Story by Terry Walters, excerpted from EAT CLEAN LIVE WELL

Our family’s shared meals, my weekly trips to the farm and visits to farmers markets remind me of how food brings us together. But our adulterated food system, the politics influencing it and so much uncertainty around truly sustainable, healthy food reveal the reality of how deeply food divides us as well. Our food system is polluting our bodies and our environment, and the negative effects of overprocessing our food and the land that produces it are everywhere, from dwindling natural resources to our deteriorating health.

Two engines drive our food system. One is a profit-based business and political model that does not always have our best interest at heart. This model is in part a response to our demands for products that fill short-term needs (a picky child, busy schedule or waning energy), but create long-term imbalance and disease. In contrast, the second engine is fueled by the growing clean food movement that is helping to sustain small farms and provide an essential connection to the source of our food.

Perhaps the only thing we know for certain is that food is ever-changing in ways good and bad. New pesticides and herbicides, advancements in genetic modification, depletion of the soil and relaxed organic standards are not transparent to consumers at the point of purchase and come with the potential for great risks to our health. Large single-crop farms (monocultures) deplete the nutrient density of soil, threaten crop diversity, are more vulnerable to insects and disease, and put our food and water supplies at risk.

At the same time, more and more people are participating in gardening, the number of small farms continues to rise, and special programs and grants are making clean food more accessible. Schoolyard gardens are increasingly common, while nutrition and cooking education are being brought back into the classroom as well.

Unlike my mother, I don’t prepare dinner from scratch every night. Sometimes “upcycling” the previous night’s dinner into a new dish or having my children prepare the meal is the only way mealtime happens. Sitting down to share a meal is always a gift and sometimes a luxury. But the greatest difference between the meals in my mother’s kitchen and mine is the dialogue about food—where it comes from, how it was grown or produced, and how it influences our health, our community, our environment and even our world. In my mother’s kitchen, I ate with blind faith. Today, I want to know the land, the farmer, the fisherman, the grocer and all the processes from seed to plate to ensure that the food on my table will nourish and not harm.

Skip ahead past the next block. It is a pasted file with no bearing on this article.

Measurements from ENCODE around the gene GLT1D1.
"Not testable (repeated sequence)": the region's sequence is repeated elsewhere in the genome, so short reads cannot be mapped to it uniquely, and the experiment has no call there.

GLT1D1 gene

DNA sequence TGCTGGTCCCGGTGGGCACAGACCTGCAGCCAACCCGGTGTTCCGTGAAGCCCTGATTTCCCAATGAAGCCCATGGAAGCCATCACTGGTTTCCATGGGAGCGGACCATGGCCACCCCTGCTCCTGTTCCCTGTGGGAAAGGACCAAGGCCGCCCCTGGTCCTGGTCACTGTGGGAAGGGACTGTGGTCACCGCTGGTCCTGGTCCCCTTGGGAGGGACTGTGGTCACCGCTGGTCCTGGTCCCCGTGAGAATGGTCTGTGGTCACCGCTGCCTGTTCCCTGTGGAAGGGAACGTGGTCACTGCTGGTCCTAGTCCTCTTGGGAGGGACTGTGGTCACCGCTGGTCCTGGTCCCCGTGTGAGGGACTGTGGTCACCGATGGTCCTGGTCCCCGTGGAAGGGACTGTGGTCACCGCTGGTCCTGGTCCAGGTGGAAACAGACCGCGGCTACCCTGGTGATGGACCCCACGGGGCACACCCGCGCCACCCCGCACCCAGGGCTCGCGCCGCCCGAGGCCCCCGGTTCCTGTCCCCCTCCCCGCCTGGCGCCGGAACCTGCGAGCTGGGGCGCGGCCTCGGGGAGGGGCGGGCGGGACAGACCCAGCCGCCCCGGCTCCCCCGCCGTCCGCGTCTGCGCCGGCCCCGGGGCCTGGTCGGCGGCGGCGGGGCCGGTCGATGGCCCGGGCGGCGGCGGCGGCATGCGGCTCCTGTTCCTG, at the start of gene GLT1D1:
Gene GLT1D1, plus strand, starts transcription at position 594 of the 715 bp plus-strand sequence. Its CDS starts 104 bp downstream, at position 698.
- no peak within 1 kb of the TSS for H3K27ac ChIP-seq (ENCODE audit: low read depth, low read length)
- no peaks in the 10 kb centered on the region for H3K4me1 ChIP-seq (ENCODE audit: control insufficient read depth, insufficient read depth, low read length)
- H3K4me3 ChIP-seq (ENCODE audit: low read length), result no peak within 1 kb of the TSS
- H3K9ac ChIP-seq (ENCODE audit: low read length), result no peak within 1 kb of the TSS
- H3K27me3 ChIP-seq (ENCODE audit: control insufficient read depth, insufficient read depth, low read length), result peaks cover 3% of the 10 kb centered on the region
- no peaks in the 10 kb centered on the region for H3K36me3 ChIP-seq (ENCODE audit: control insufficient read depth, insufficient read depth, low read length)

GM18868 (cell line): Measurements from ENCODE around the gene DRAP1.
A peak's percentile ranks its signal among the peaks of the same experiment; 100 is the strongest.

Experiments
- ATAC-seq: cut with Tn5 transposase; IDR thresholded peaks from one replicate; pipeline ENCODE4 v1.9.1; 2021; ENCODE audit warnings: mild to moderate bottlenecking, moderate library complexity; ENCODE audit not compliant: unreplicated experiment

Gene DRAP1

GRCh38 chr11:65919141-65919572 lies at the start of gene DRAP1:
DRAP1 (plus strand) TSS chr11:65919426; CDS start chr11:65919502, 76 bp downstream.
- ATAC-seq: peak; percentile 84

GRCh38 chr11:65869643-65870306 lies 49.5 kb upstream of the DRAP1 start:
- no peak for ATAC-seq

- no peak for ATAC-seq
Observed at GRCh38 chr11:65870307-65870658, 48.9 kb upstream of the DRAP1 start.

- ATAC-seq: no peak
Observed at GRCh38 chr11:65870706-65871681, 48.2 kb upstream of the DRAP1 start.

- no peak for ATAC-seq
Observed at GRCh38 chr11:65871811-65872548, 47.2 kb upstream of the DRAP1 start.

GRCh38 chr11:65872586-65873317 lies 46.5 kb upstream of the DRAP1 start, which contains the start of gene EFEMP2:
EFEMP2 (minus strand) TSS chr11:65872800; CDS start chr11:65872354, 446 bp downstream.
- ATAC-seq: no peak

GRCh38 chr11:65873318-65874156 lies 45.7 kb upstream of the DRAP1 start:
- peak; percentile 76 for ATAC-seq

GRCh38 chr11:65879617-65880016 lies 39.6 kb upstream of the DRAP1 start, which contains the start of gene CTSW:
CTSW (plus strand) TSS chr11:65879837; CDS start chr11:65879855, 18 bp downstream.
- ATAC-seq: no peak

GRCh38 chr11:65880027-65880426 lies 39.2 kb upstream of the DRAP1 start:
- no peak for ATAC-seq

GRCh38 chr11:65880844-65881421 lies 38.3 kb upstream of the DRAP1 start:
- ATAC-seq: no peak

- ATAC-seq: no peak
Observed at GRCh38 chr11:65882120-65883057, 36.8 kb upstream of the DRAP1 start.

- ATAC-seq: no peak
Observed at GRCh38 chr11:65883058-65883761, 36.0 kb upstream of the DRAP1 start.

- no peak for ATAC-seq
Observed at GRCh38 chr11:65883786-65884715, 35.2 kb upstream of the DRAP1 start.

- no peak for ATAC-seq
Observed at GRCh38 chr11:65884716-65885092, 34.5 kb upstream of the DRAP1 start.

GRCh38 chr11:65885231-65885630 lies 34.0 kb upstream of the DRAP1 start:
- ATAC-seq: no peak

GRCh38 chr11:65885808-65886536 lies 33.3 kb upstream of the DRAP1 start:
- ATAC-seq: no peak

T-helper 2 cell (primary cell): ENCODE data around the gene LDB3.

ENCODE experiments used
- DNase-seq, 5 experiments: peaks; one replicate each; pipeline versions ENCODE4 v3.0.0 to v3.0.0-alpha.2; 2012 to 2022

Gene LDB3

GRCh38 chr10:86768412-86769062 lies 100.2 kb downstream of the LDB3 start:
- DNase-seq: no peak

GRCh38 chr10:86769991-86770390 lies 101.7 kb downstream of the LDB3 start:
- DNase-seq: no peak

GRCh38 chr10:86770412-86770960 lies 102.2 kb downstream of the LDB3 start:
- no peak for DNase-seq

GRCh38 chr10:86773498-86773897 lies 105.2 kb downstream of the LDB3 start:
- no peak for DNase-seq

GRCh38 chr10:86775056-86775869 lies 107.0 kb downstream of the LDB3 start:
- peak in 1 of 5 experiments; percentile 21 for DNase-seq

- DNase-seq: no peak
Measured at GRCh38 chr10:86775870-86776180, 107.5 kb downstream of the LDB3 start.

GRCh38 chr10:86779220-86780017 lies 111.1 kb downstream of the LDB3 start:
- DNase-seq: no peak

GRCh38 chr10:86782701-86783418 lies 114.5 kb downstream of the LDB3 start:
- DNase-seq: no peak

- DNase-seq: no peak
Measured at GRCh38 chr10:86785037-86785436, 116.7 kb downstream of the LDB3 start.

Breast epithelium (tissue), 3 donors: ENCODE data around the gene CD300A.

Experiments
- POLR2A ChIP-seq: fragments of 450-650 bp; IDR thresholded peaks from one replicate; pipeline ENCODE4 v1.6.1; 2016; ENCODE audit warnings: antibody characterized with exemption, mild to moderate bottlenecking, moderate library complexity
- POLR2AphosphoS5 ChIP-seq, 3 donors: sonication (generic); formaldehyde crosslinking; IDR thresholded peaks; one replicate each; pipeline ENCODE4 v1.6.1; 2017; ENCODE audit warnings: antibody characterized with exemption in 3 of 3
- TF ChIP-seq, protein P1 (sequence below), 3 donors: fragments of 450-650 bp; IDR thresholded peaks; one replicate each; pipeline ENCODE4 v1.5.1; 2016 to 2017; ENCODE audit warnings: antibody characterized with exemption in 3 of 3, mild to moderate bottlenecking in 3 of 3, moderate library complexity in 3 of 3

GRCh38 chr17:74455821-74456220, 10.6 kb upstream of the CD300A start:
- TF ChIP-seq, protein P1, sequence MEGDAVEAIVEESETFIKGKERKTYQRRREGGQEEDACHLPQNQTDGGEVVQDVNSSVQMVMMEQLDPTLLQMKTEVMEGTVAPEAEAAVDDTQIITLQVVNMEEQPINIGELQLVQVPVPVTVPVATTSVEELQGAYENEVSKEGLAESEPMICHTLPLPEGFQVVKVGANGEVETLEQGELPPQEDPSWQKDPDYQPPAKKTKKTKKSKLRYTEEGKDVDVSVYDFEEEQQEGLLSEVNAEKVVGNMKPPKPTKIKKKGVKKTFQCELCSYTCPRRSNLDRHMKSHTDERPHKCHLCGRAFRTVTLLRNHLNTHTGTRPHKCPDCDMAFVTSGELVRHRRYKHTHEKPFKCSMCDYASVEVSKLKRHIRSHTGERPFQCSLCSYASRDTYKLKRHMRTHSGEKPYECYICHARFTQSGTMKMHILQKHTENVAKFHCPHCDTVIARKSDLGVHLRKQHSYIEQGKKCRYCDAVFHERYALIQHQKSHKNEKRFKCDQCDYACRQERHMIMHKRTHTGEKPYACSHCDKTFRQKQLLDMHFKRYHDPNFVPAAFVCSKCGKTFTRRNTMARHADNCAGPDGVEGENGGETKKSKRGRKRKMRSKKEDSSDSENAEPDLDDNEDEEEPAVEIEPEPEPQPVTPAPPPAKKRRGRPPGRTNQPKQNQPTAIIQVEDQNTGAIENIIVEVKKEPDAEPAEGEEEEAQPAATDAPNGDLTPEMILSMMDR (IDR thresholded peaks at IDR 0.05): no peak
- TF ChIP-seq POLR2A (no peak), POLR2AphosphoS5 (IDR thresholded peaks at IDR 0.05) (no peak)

The more we insist upon clean food options and knowing the truth behind the label, the more demand we’ll create for the foods and food system that are in balance with the rhythm of the seasons and which sustain good health.


There I stood, before 200 high school students, teaching them what it means to eat clean and why they should demand clean food in their school cafeteria, when one student shouted out, “Why is your generation always telling my generation to fix this problem?” Creating healthy change in our food system and our communities will not come from one generation telling another what has to be done, but rather from all of us joining our voices and actions to make it happen each and every day.

We can all make changes individually that will positively influence our health, but it will take all of us coming together to create healthy communities. With more access to seasonal fresh foods through farms, farmers markets and food hubs; nutrition and cooking education through schools and community centers; wellness programs and outreach to all ages, we gain not only healthy communities, but invaluable connections to each other and the land.

You never know what will inspire positive change. It can come from an organization, a teacher, an event and even the most resistant child, who in one minute is disgusted by the very thought of kale in a smoothie, and is encouraging all of his peers to drink it along with him in the next. It can require hard work to open minds and create opportunity, and sometimes it just requires working hands and caring hearts.

Terry Walters is the author of three best-selling cookbooks, CLEAN FOOD, CLEAN START, and her latest EAT CLEAN, LIVE WELL. She is a James Beard Foundation Award finalist and recipient of the Nautilus Gold and Silver Book Awards.


Spring Onion and Quinoa Soup with Roasted Asparagus



Website | + posts

Edible Dallas & Fort Worth is a quarterly local foods magazine that promotes the abundance of local foods in Dallas, Fort Worth and 34 North Texas counties. We celebrate the family farmers, wine makers, food artisans, chefs and other food-related businesses for their dedication to using the highest quality, fresh, seasonal foods and ingredients.